The 4 best vitamins and 3 supplements that protect eye health

Some vitamins are necessary to maintain eye health. Many of them are powerful antioxidants that protect the eyes and other parts of the body from oxidation and inflammation. Deficiencies in some vitamins can increase the risk of certain eye diseases, such as cataracts, glaucoma, and age-related macular degeneration (AMD). Research suggests that some vitamin and mineral supplements may help protect against these conditions or slow their growth. Here are the four essential vitamins for good eye health. We also cover three other nutrients that are good for the eyes.

4 vitamins that contribute to eye health

People who wish to protect the health of their eyes should try to include adequate amounts of the following vitamins in their diet.

1. Vitamin A and beta-carotene

Vitamin A can help a person see in low light conditions. Vitamin A is essential for good vision. It is a component of the rhodopsin protein, which allows the eye to see in low light conditions. Vitamin A deficiency can lead to night blindness. Vitamin A also helps with the functioning of the cornea, which is the eye’s protective outer layer. A person deficient in vitamin A may find that their eyes produce too little moisture to remain lubricated. Beta-carotene is the main source of vitamin A in the human diet. Beta-carotene is a type of plant pigment called a carotenoid, and it is found in many colorful fruits and vegetables. When a person consumes carotenoids, the body converts the pigments into vitamin A.

2. Vitamin E

Alpha-tocopherol is a form of vitamin E that has particularly powerful antioxidant properties. Antioxidants help fight free radicals that damage body tissues. Sometimes free radicals can damage eye proteins. This damage can cause cloudy areas called cataracts to appear on the lens of the eye. A 2014 review looked at studies linking vitamin E to the prevention of cataracts. Some of this research found that lens clarity was better in people who took vitamin E supplements, but the authors note that a separate study showed that vitamin E supplements had no effect on the development of cataracts. They concluded that more research is needed to determine the effectiveness of vitamin E supplementation in preventing and slowing the progression of cataracts.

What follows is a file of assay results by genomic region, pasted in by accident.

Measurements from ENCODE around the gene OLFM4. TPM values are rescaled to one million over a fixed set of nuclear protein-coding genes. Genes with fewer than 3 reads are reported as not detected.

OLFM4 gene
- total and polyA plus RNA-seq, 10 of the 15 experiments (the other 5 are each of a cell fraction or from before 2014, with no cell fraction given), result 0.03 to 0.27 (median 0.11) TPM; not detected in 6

3. Vitamin C

Vitamin C is another powerful antioxidant that helps protect against oxidation. Oxidative damage is a major factor in two of the most common conditions of age-related cataracts: cortical and nuclear cataracts. Cortical cataracts develop around the edges of the lens, while nuclear cataracts occur deep in its center or “core”. A 2016 longitudinal study looked at various factors that may prevent the development of cataracts. The study looked at more than 1,000 pairs of endoscopes. At the start of the study, the researchers measured the participants’ cataracts. They then tracked each participant’s intake of vitamin C and other nutrients for 10 years. At the end of the study period, the researchers re-measured the cataracts of 324 pairs of endoscopes. Participants who took more vitamin C showed a 33% reduced risk of developing cataracts.